115.15 Define the following as applied to aviation maintenance:
Illustrated Parts Breakdown (IPB)- Contains illustrations and part numbers for all parts of the aircraft or equipment on which it is issued. The IPB contains information required for ordering parts, and for identifying parts and arrangements of parts in assemblies.
- Maintenance Instruction Manuals (MIMs)- Contains instructions for "O" and "I" level maintenance and servicing of a specific model aircraft. Identifies each maintenance task to the responsible maintenance level.
115.16 Discuss the Workcenter Supervisor's responsibilities.
Primary job of the W/C supervisor is the hour-by-hour maintenance situation. This requires constant communication between the work center and Maintenance Control. Keep Maintenance Control constantly notified.
115.17 Define the concept of Quality Assurance (QA).
The concept of QA is that of the prevention of the occurrence of defects. The achievement of QA depends on prevention, knowledge, and special skills.
115.18 Explain the responsibilities of the following QA personnel:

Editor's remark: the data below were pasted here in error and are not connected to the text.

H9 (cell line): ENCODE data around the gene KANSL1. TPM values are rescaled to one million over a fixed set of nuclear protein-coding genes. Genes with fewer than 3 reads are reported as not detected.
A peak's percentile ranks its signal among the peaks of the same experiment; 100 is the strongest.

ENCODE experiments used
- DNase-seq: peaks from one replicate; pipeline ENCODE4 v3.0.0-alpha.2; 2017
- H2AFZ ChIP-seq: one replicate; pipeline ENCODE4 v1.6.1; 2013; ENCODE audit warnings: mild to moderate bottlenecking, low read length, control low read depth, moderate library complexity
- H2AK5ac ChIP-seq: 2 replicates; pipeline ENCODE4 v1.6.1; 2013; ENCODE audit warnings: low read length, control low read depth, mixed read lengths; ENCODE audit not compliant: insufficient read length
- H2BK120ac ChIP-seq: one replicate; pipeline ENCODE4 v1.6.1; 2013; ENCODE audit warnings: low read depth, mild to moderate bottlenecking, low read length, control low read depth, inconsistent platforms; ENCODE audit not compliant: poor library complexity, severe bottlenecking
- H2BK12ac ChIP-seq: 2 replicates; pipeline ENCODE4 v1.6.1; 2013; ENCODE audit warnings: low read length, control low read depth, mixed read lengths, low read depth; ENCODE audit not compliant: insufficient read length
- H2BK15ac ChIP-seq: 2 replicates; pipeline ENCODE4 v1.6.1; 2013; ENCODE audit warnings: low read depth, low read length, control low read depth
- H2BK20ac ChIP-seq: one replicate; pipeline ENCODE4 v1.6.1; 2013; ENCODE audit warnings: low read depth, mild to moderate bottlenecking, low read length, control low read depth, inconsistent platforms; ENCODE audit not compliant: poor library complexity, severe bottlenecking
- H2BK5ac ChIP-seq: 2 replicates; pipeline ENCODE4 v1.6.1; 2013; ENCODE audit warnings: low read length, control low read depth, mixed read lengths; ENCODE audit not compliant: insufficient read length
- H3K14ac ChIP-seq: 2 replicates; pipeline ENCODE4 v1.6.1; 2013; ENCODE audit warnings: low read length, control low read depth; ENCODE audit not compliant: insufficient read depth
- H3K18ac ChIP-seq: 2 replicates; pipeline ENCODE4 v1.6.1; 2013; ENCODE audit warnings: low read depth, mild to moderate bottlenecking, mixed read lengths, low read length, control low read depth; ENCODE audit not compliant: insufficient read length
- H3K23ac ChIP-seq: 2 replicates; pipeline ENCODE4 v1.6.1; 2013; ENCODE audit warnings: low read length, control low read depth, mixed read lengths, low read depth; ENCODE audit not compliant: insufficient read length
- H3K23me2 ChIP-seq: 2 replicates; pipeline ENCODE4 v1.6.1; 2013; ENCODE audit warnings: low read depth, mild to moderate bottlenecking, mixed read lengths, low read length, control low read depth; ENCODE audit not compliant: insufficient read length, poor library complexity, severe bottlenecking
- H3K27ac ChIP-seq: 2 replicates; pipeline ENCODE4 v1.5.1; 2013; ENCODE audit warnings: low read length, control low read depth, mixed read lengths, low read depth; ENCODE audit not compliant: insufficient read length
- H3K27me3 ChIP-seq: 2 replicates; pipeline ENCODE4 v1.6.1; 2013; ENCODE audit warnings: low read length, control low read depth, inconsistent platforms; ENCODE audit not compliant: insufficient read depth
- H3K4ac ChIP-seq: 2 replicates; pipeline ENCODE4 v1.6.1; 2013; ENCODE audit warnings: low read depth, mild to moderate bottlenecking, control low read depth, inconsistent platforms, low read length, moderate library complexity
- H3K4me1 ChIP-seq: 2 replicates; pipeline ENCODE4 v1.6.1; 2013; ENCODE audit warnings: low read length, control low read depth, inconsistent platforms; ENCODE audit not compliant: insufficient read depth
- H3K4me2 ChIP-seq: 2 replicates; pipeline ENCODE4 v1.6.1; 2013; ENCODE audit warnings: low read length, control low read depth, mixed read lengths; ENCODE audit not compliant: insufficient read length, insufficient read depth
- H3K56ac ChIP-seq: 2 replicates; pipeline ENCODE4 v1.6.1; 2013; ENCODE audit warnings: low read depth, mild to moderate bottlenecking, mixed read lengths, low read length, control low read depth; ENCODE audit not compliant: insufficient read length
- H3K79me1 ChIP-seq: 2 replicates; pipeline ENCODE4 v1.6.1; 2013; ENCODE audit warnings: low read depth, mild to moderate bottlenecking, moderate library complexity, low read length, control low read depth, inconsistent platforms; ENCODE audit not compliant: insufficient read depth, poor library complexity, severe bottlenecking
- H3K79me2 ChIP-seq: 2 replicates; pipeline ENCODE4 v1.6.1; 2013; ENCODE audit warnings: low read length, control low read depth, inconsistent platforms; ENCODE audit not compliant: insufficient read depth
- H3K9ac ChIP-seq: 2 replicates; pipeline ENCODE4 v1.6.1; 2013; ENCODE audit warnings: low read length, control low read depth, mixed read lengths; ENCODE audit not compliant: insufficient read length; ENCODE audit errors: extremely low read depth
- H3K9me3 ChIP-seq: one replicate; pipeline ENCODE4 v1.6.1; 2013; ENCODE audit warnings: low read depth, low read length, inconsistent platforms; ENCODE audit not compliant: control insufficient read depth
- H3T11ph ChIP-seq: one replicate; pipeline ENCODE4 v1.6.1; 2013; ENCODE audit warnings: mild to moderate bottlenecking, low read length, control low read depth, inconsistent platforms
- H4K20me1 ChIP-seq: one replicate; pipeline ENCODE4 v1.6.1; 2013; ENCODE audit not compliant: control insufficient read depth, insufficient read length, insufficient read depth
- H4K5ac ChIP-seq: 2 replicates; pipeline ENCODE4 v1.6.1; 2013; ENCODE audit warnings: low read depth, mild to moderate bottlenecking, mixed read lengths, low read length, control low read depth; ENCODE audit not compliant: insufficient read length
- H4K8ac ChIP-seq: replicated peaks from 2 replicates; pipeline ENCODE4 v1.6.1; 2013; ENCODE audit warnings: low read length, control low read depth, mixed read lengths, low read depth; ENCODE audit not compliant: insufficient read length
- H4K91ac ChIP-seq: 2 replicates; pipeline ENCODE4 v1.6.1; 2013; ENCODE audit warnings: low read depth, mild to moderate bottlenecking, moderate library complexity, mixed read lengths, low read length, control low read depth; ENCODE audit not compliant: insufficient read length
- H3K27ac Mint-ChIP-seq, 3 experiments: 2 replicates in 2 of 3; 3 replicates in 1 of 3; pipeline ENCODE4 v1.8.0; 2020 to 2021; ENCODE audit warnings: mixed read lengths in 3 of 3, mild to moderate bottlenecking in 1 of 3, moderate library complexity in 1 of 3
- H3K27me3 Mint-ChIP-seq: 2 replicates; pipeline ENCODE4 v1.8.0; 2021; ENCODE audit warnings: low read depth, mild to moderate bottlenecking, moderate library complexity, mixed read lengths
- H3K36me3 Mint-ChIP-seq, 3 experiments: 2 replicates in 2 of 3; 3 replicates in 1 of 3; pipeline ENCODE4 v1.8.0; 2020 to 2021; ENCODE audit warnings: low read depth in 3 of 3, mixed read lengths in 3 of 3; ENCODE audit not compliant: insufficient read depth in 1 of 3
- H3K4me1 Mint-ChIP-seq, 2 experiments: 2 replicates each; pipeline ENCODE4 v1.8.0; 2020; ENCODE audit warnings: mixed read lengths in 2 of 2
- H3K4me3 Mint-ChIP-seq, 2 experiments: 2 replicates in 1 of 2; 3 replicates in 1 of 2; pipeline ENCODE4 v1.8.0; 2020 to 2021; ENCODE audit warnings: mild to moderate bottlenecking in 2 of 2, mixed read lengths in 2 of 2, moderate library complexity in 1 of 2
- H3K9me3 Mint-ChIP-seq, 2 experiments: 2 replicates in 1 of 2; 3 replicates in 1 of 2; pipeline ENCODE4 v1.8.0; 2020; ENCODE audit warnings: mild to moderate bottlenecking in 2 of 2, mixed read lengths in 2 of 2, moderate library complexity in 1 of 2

Quality Assurance Representative (QAR)- When performing inspections, they are considered to be the direct representative of the CO for ensuring safety of flight of the item concerned. They certify that the work involved has been personally inspected by them, that it has been properly completed, and is in accordance with current instructions and directives.
- Collateral Duty QAR (CDQAR)- Assigned on a temporary or permanent basis in accordance with OPNAV 4790.2 series. Temporary CDQARs may be assigned when temporary severe shortages of skills will not support the assignment of a QAR in one of the billets or to relieve QARs during short periods of absence such as leave, temporary assigned duty periods, hospitalization, etc. Permanent CDQARs may be assigned for Aircrew Personal Protective or Survival Equipment billet, and Armament billet when the activity has a minimal ordnance delivery in the assigned mission, for Egress/Environmental Systems when the activity does not have ejection seats, to supplement multiple work shifts, and on certain detachments or activities with 4 or less planes.